Humanity is found in the sea. “Humanity”: human beings collectively; the
fact or condition of being human; humaneness. But if we are born from
the ocean, and Kānaka Maoli ancestors are still living in its depth as coral
polyp and sandpaper sharks, is the seascape also human? It is at least as
complex and alive, and it affects our souls, creating states of wonder that we
call being “human.” The sea is also a body that can be intuited only through
the poetic:
Waka 93
My face is broken by the waves.
I am the sea, ocean, giver and taker,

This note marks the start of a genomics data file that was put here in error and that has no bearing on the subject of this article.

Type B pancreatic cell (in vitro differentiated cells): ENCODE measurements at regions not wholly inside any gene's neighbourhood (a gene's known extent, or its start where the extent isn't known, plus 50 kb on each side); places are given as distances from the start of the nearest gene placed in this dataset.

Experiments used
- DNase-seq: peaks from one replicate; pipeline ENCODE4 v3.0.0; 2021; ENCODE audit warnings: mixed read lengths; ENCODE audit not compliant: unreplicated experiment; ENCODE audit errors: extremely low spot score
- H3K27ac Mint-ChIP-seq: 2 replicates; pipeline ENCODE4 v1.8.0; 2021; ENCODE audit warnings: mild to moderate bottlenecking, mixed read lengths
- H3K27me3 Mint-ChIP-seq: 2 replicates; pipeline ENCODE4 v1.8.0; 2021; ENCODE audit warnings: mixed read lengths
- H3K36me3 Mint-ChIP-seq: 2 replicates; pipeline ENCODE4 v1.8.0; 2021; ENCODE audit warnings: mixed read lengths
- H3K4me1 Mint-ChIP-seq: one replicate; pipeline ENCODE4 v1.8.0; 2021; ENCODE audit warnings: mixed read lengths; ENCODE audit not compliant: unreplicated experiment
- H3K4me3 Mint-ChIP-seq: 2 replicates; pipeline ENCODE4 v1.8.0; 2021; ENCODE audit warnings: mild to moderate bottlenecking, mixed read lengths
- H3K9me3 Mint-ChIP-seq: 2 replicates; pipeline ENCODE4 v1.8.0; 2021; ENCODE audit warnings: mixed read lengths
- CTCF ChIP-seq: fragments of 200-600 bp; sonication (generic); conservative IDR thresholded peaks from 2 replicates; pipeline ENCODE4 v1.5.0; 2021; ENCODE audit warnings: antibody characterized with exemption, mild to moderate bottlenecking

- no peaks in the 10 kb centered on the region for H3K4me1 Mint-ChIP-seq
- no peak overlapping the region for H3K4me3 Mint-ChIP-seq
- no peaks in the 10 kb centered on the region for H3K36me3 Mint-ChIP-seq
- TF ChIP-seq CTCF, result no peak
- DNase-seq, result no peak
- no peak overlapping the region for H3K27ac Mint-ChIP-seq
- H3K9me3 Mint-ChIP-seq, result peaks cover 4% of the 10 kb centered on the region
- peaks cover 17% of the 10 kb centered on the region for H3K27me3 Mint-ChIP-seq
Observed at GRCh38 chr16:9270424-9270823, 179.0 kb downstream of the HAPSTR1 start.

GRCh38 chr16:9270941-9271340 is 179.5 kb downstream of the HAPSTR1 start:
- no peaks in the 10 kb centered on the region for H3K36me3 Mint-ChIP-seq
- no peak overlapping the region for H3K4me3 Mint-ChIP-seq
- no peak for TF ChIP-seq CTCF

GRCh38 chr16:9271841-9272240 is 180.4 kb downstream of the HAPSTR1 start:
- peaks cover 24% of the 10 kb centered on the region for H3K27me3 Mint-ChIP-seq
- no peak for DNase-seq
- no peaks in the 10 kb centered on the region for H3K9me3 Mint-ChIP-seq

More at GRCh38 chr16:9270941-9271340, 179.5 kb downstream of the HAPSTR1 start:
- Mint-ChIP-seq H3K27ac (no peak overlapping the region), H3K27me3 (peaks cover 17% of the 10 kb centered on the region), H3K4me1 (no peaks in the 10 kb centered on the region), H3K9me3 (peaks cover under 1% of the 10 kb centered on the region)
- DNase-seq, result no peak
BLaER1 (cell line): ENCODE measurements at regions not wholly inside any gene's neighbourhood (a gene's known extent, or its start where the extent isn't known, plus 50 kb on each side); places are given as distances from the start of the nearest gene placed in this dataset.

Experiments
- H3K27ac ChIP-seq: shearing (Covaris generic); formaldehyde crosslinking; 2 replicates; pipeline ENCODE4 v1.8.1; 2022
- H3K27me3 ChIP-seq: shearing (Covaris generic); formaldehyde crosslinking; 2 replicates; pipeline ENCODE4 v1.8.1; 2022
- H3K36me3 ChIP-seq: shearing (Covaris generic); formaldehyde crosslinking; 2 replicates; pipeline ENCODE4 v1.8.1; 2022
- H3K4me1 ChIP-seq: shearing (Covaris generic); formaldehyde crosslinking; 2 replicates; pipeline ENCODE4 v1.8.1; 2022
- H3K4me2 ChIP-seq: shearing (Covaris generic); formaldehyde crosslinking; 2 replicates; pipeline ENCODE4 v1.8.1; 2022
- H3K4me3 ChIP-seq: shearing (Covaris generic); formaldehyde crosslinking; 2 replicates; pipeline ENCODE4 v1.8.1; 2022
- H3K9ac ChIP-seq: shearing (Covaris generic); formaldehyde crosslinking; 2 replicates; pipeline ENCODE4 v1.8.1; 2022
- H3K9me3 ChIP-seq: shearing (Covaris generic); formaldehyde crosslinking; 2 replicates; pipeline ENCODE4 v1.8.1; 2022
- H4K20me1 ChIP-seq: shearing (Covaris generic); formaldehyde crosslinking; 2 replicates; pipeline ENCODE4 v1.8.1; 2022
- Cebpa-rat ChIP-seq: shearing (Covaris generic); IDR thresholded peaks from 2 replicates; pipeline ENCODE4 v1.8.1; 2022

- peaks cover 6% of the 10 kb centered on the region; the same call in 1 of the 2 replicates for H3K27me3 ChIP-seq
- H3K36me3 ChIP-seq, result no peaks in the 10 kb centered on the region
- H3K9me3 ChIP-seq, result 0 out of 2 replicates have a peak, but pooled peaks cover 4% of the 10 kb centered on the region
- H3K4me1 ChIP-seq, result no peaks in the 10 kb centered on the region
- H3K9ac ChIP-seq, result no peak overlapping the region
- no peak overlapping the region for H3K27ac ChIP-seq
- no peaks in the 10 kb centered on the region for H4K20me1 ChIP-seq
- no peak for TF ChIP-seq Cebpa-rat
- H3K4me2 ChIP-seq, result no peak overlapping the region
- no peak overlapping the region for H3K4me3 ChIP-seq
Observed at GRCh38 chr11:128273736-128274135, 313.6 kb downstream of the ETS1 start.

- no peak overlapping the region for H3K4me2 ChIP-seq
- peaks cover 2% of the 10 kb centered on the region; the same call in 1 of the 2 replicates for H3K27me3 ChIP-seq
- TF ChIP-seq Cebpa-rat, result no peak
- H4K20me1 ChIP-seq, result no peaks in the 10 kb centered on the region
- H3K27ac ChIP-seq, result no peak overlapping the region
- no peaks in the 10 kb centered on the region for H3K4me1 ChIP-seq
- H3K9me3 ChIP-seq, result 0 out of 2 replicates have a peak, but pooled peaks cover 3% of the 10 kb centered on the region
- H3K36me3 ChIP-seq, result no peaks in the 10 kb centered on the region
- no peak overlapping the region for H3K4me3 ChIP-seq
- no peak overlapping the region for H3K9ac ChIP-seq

primordial pre-culture pre-life.
To define me is to limit me,
one may as well define the planet.
Yet I am delicate, can feel a piece of wood
slip across my eye, can feel the calls
of men rowing as they dip into me
as if I was a well to scoop from.
Some of these I have taken
into the waters of my being.
So I am part human.
(Sullivan 1999, 103)
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